The Guardian May 1, 2002


May Day: a day of protest

by Karl Dennis

On June 22, 1835, in Philadelphia, on the Schuykill River coal wharves, the 
workers paraded in the streets behind banners demanding, "From 6 to 6, ten 
hours work and two hours for meals." They won their demand, only to lose it 
in 1841 when the vast majority of workers were forced to return to a 
workday of 12 to 14 hours, six days a week. In 1884 the Order of the 
Knights of Labor declared their desire, "To shorten the hours of labor by a 
general refusal to work more than eight hours." But the statement was never 
followed by any effort to win the eight-hour day.

Meanwhile, until May 1, 1886, unions agitated for the eight-hour day 
through mass meetings and distribution of circulars. "Arouse, ye toilers of 
America! Lay down your tools on May 1, 1886, cease your labor, close the 
factories, mills and mines for one day in the year. One day of revolt  
not of rest", one flyer said.

"A day of protest against oppression and tyranny, against ignorance and war 
of any kind. A day on which to begin to enjoy 'eight hours for work, eight 
hours for rest, eight hours for what we will.'"

They sang the Eight Hour Song, one verse of which said: "We want to see the 
sunshine./We want to smell the flowers./We're sure that God has willed 
it./And we mean to have eight hours."

Newspapers speculated on the size of the coming strike and some bewailed 
the influence of "Communism, lurid and rampant" and predicted "loafing and 
gambling, rioting, debauchery, and drunkenness, bringing lower wages, more 
poverty and social degradation for American workers."

Workers across the country downed tools on May 1, 1886, prompting AFL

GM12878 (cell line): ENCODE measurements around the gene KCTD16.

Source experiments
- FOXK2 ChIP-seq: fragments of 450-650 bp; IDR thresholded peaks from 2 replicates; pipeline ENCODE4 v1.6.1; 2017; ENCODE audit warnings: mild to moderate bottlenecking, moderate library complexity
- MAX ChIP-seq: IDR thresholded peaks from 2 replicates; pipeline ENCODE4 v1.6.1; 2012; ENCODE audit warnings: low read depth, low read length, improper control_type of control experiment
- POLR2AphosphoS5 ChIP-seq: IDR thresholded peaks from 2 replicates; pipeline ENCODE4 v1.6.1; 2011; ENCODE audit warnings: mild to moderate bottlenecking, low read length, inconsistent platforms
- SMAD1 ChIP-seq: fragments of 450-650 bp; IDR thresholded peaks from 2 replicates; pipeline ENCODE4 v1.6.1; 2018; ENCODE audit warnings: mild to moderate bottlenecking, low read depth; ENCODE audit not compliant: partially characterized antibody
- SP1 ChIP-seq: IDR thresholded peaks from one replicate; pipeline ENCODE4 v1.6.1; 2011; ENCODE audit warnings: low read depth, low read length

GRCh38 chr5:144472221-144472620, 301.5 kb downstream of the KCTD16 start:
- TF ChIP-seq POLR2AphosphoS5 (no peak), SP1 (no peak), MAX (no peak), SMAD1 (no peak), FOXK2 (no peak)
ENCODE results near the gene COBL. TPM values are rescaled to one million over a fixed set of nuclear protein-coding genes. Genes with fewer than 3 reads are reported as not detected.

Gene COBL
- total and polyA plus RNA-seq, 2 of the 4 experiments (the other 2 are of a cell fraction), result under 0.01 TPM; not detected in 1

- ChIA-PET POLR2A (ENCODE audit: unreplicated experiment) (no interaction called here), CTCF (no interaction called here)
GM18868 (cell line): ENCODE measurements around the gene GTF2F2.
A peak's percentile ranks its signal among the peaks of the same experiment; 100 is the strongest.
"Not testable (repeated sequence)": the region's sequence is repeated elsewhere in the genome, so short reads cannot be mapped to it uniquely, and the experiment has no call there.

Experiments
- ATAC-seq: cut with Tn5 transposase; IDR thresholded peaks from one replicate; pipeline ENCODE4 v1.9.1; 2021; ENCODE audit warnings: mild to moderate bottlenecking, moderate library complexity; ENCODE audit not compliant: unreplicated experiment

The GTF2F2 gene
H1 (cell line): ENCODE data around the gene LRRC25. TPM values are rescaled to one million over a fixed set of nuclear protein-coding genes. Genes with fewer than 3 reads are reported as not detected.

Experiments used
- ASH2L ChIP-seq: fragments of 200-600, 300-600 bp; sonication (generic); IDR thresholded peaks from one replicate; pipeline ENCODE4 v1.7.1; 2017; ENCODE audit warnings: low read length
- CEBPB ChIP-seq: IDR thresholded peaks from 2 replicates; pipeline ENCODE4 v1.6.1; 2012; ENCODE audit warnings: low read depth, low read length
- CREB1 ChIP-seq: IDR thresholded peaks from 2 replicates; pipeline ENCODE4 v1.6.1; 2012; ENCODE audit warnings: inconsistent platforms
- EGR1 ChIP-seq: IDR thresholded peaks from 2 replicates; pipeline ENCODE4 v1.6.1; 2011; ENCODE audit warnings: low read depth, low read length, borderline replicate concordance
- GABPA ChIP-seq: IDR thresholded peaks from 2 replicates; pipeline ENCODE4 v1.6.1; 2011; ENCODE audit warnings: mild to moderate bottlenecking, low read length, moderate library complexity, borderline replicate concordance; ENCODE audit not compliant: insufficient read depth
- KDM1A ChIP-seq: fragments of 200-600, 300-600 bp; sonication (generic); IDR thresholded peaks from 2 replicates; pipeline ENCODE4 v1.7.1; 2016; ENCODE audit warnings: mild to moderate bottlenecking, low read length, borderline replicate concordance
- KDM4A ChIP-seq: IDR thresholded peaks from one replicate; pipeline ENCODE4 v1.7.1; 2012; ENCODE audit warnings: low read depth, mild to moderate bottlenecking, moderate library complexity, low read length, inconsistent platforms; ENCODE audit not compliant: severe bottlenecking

President Samuel Gompers to tell a New York City demonstration, "May 1 will 
be forever remembered as a second declaration of independence."

Eleven thousand Detroiters marched on May 1; 5000 in Troy, N.Y.; 10,000 in 
Milwaukee; in the largest march, some 50,000 in Chicago. Interracial 
solidarity reached a high point when 6000 Blacks and whites marched through 
Louisville's National Park, which was closed to Black people.

Marches and demonstrations continued in Chicago, where several hundred 
striking sewing women  the Tribune called them "shouting Amazons" 
 marched on May 3.

Four strikers at the McCormick Harvester plant were killed when police 
opened fire on a demonstration protesting the use of scabs. This barbarous 
act by a police force already hated for its savagery against labour brought 
forth a May 4 demonstration in Haymarket Square, which ended when a bomb 
was thrown into the crowd by an unknown person.

Several police were killed and the remaining police emptied their guns into 
the panic-stricken protestors.

Hundreds were arrested, eight union leaders were accused of murder, but not 
of throwing the bomb. Although the evidence presented at the trial was 
questionable, seven were found guilty, four of whom were hanged November 
11, 1887.

In 1893 Governor John Peter Altgeld pardoned the rest and stated that the 
hanged men had not received a fair trial.

At the December 1888 AFL convention in St Louis, a call to enforce an 
eight-hour day climaxed with a mass strike on May 1, 1890. Labour 
organisations in England, France, Germany and other European countries, 
many of them affiliated with the International Working Men's Association, 
led by Karl Marx, supported the US workers by advancing the call for an 
eight-hour day.

On May 2, 1990, the front-page headline of the New York World 
screamed: "Everywhere the workmen join in demands for a normal 
workday."

Hundreds of thousands of workers secured increases in their wages and 
reduced their hours of labour in the strikes and other struggles sparked by 
the May Day struggles of the 1880s and '90s.

Despite efforts by the giant corporate media and their subsidised think 
tanks to negate, substitute and trash this workers' holiday, it continues, 
throughout the world, to be a day during which labour's banners affirm 
their struggle for a better life.

* * *
People's Weekly World, paper of Communist Party, USA

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